Going home for Christmas. Aah, the joys! Not only do we find ourselves reverting to our stroppy teenage selves for Absolutely No Reason Whatsoever – [whines] ?but mum, you know I hate brussels sprouts??- we also end up bumping into our exes. Back on our old stomping ground, it’s only a matter of time before we run into Conor (first kiss, 1990) at the pub, Brian (first fumble, 1992) at the petrol station, Ruairi (first heartbreak, 1995) outside the chipper, and Stephen? Niall? Sean?? (ewww? 1996) while buying haemorrhoid cream for housebound gran.
If you’re on decent terms with the ghosts of boyfriend’s past, it’s fine, but if not, it’s a pustule on the armpit of Christmas. Not only are you older, fatter and more wrinkly than they remember, but these throwbacks have a habit of appearing only when you’re in the fug of a Bad Hair/Skin Day post-Baileys hangover. Having forgotten to pack your foundation and GHD, you’re now borrowing your little sister’s BB cream (shade Creosote) and on the verge of actually ironing your frizz. (The only saving grace here is that your exes are also older, fatter, wrinklier and also balder than you remember).
For me, my Animosity Ex is like Cliff Richard – he only appears at Christmas time. A Brit abroad, I haven’t lived in my hometown since the year 2000. But just as Mistletoe and Wine is guaranteed to annually curb your festive enthusiasm, Animosity Ex will be in the pub on Christmas Day. Or, worse, the car park. Too far away to strut on over with my sunniest disposition, and shortly-but-sweetly tell him how well I’m doing these days, but close enough to feel his eyes judging me as I ?nonchalantly? ?chat? to my dad during the long walk into the boozer, it’s cringier than an errant pine needle.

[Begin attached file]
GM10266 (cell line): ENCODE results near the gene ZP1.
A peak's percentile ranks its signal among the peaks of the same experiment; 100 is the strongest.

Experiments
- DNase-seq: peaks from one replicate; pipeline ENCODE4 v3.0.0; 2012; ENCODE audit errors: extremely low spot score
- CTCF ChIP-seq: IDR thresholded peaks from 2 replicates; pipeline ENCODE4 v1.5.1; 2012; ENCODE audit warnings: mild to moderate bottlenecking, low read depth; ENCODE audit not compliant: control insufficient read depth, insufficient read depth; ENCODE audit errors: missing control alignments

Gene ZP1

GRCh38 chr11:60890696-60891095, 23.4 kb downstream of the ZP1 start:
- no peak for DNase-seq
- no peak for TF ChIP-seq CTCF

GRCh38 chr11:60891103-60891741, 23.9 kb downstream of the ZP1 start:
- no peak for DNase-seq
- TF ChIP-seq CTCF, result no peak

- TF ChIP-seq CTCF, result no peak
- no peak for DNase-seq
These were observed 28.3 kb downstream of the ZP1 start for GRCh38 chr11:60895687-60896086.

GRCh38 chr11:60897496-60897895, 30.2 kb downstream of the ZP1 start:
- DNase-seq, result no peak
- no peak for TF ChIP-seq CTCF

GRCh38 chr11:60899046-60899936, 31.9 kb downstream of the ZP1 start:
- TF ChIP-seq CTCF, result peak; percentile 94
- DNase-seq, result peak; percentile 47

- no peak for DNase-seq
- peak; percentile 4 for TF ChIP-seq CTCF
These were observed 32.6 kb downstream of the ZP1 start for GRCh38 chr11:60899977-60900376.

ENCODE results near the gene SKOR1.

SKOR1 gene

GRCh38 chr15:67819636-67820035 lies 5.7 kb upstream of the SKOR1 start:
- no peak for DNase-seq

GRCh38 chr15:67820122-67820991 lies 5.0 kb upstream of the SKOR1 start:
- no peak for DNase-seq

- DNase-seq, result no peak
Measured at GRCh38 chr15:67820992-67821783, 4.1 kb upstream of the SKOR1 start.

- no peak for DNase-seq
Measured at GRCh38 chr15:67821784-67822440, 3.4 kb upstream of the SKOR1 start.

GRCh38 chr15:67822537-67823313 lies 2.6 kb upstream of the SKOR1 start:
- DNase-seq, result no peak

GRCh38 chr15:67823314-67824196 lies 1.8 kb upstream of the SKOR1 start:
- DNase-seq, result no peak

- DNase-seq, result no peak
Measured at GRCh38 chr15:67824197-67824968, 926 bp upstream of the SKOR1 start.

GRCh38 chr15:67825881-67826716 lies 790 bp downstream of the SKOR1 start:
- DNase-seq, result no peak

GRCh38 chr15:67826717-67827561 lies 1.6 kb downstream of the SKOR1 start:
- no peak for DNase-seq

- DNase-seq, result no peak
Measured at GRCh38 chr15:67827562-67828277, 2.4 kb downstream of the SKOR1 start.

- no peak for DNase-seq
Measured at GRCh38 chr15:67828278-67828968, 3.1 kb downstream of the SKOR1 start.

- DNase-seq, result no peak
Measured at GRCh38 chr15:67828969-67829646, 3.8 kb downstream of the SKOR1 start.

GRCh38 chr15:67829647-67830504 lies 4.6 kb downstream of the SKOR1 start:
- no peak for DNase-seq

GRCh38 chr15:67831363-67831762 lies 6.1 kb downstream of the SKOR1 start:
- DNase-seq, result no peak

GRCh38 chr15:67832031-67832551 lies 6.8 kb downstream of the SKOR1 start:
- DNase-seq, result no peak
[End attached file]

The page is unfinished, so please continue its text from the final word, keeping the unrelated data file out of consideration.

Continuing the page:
Silly really, since I’d thought I’d made my peace with my past long ago. A few years back my long-term Irish boyfriend and I went to Wales for a mutual friend’s wedding, where Animosity Ex was best man. I was nervous but smug: Animosity Ex’s long-term girlfriend – whom he’d met within weeks of dumping me – had left him. He was working for the same retailer in the same hometown as when we were a couple. I, on the other hand, had lived in three different continents and enjoyed exciting and progressive roles in publishing and the arts – oh, and did I say I had a long-term, and hot, Irish boyfriend? I was so empowered that even the father of the bride didn’t visually recognise me; I had become the new woman I always wanted to be rather than the crushed, cheated-on, mascara-smudged flotsam of yesteryear. The best bit though: Animosity Ex and Irish Boyfriend, by sheer serendipity, ended up holding hands during the group dance to New York, New York. I will remember this delightful fact when our paths cross at the pub this Christmas. The circle of life, oh yeah.
@LucyWhiteDublin is the Deputy Editor of Cara, the Aer Lingus in-flight magazine